W HEN the June, 1940, armistice released German subjects from internment in Syria, these one-time political prisoners filtered back into the business and private life of the Mediterranean seaboard. One, Roland Eilender, Syrian-born but a German, was appointed leader of his compatriots in the Levant, Gauleiter of a Nazi future. Rudolph Roser, commercial agent, returned to Beirut —from Berlin—and until the Allied occupation of Syria last year, conducted widespread activities from a Lebanon hotel. By January, 1941, von Hentig, Germany’s key expert for the MiddleEast, was in Beyrouth. He was entrusted by von Papen, the friend and nominee of Ribbentrop, to prepare bases for Levantine rebellion in case of a German drive, air-borne, across the Eastern Mediterranean, with Crete and Cyprus as its advance posts. The Rashid Ali movement in Iraq was one of his successes. It was cut short by successful British operations, military and political. With the Allied occupation of Syria, overt Nazi organization disappeared. But the Eastern Department of the German Embassy in Turkey has been stretched to enormous proportions. This controls, under Herr Chapeaurouge, preparations for front line activities, when the Nazi front, narrowing now between the Caucasus and Egypt, shall he reinforced by invasion of Arabia. A new German Vice-Consulate w'orks very hard at Iskenderun, a stone’s throw from the Syrian border. The ubiquitous and well-informed Herr Roser is in charge. He is assisted by one of the Wilhelmstrasse’s best women agents, Fraulein Koch, whose activities in Beyrouth were once extremely effective. The Germans use disaffected tribesmen to whom they smuggle rifles and machine guns, genuine patriots to whom they promise a “free and united Arabia” after the defeat of Britain, refugees with Nazi tastes
still in contact with their own countries, anyone with a grudge or an ambition who can be beguiled by German ingenuity.
Nazi agents meet constantly under the aegis of von Papen. They journey between Turkey in Europe and Central Asia. The German Consulate in Adana furnishes funds and directions. Commercial travellers go as far as Erzurum and Trebizond. Pilgrims go to Mecca. Gypsies bring carpets from Persia and take back tobacco from Greece and Macedonia. Berlin dispatches, constant material to Arabia, through local sympathizers who believe they are ensuring the freedom for which they have struggled since 1917. In return, the Nazi news propaganda agency, D.N.B., in Stamboul, its Eastern department run by Fraulein Kruss with the help of Arab, Persian and Indian assistants, receives much information to be collated and trimmed for propaganda broadcasts. The secret “Arab Nation” station pours out an insidious collection of misstatements, disparaging British prospects as well as British administration. Japan joins in with broader exaggerations. Athens and Bari combine false reports with tales, humorous and adventurous, such as Arabia has loved for two thousand years. Berlin employs an eloquent Baghdadi called Yunis Bahri, whose original Chaldean blood stimulates his imagination, and a particularly appealing Persian Parsee called Shahra, whose father was a political irredentist. Right across Arabia, couched in many dialects and suited to all forms of intelligence, flow the oil and honey of Nazi propaganda, making smooth the way of eventual invasion.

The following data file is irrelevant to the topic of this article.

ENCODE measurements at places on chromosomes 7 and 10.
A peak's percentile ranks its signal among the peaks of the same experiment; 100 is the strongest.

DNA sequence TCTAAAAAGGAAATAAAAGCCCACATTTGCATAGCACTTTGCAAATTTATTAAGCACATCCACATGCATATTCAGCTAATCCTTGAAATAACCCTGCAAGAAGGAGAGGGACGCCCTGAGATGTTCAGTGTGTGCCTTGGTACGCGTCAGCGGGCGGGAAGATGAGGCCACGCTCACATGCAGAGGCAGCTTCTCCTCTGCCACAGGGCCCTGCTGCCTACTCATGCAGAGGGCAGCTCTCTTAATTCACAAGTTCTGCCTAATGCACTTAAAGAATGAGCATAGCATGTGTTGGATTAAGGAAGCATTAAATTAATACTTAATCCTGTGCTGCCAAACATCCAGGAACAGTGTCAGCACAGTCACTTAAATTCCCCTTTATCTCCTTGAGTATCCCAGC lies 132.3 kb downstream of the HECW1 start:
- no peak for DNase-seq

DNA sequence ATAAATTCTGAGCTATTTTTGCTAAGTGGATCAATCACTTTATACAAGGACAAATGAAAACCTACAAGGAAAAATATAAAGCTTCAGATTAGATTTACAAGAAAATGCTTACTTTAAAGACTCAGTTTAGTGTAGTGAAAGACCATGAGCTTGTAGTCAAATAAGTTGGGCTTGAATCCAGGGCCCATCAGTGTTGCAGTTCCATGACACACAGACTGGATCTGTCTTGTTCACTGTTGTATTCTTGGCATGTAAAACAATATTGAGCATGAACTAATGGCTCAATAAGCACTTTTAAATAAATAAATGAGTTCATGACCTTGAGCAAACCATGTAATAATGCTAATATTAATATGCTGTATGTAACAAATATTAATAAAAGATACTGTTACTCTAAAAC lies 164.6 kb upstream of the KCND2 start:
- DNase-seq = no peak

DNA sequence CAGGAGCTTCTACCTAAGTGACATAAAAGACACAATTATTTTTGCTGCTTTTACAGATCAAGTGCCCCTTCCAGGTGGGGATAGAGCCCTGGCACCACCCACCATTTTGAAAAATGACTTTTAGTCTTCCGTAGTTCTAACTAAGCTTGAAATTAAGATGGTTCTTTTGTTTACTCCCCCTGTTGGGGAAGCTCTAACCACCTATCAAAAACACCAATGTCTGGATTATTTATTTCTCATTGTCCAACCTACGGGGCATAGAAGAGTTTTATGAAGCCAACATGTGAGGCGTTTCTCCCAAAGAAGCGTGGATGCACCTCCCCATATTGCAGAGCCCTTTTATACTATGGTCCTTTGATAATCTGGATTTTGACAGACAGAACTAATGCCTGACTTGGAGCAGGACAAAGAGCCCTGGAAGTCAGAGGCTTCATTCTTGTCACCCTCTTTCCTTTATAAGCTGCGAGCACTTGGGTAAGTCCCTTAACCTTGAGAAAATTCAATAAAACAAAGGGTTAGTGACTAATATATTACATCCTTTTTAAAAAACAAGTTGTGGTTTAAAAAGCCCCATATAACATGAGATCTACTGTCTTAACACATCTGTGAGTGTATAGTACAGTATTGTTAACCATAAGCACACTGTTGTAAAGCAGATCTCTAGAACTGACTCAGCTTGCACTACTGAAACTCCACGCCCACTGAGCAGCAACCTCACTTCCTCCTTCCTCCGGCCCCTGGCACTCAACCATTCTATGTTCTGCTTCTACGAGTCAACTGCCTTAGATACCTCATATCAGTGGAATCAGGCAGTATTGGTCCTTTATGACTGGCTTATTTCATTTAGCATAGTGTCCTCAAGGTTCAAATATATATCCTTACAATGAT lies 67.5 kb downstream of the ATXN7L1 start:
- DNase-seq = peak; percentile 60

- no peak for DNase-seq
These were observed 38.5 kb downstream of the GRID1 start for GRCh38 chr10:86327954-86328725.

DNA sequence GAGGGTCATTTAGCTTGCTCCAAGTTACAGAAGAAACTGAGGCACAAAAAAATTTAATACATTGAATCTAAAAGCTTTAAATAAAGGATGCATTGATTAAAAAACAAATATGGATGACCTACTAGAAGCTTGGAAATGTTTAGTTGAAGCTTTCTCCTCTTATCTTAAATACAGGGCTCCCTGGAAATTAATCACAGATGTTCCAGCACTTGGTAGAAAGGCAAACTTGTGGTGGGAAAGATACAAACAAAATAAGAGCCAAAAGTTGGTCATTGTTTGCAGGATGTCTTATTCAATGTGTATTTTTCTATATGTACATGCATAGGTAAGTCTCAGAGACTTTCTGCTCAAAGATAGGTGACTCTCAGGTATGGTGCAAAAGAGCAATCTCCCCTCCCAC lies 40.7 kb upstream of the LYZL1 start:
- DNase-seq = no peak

Britain replies in practical fashion — by establishing good relations with local leaders, by political and military strength, by building new roads and railways to facilitate war transport. America is storing supplies. Her forces are growing. Her air power increases. Month by month, if the Caucasus hold and the Allies continue to advance in North Africa, Germany’s chances of an Arabian invasion, backed by local revolt, may decrease.
Meanwhile, Ibn Sa’ud, King of Saudi Arabia with some five million Moslem Puritans, the Wahabis, scattered over 700,000 square miles, cannot be ignored. Britain has not yet made the full measure of concessions necessary to consolidate majority Arab opinion in favor of the Allies, whereas German promises are as expansive as the myth which represents Hitler as miraculously born descendant of Mohammed, the prophetic green girdle about his middle!
Ibn Sa’ud, mighty in stature, shrewd in brain, is the strongest personality in Arabia. The Germans know it. Any “federation” of Arab states for the greater convenience of Allied policy would repeat the primary mistake of Col. Lawrence and the errors of the Turkish Empire, if it ignored the power of Ibn Sa’ud. In
Arabia to “divide” is the surest way NOT “to rule.”
The Vital Factor
SAUDI ARABIA is the vital factor within the huge peninsula today. Its king will accept no authority but his own. He has many links with considerable influence in neighboring Moslem lands. The exiled Druses were befriended by him. Those mighty fighters could have found new homes in his territory. If it is ever possible to generalize about Arabia—“continental” in diversity of interests—it can perhaps be said that the best, although certainly not the most sophisticated, elements between the Persian Gulf, Red Sea and Mediterranean would be influenced by Ibn Sa’ud in case of German invasion.
This desert lord has never loved the British, but his support has been unfailing and his advice to neighboring states has always been in favor of co-operation with the Allies. Ibn Sa’ud is far too clever to have been bewitched by Berlin. He is entirely Arab and Moslem, an extraordinary combination of the ascetic and the voluptuary. He has some of Stalin’s qualities, ruthless patience and foresight, cold, detached realism, enduring enmity or friendship, caution backed by intelligent suspicion, shrewd and diverse resource, urbanity when necessary, unexpectedly abrupt decisions on occasions. Neither Germany, America nor Britain can afford to ignore Ibn Sa’ud. Nor can any one of them count on him except to serve, as he thinks best, his own Arabs. For Wahabi interests the King of Nejd will make alliances and accept policies he may not wholly approve, but he despises most Arab leaders as impious and venial. Neither the Mufti nor Rashid Ali could hope ; for confidence from Ibn Sa’ud. But only with this ruler’s help can an effective Arabia emerge from the chaos of the last twenty years and the dissident interests of today.
A “second front,” second in importance to none other, is at this moment being created between Persia, Egypt and northwest Africa. The United States is playing her part, is already in action. From Allied North Africa and the Middle East, the back doors to Nazi Europe can eventually be forced. Italy can be crushed, the Caucasus relieved, the oil of Central Asia held or retrieved.
Here is the democracies’ contribution to Russia’s gallant effort and it should not be underestimated. Wendell Willkie’s recent valuation of the Middle Eastern situation is exact.
A “great fighting effort” is being made. Its consequences cannot yet be measured. But in the hands of General Montgomery’s Eighth Army, backed by General Wilson’s Ninth, as much as in the indomitable Marshal Timoshenko’s, lie those “next thousand years of history.” The Mediterranean front is already the second front.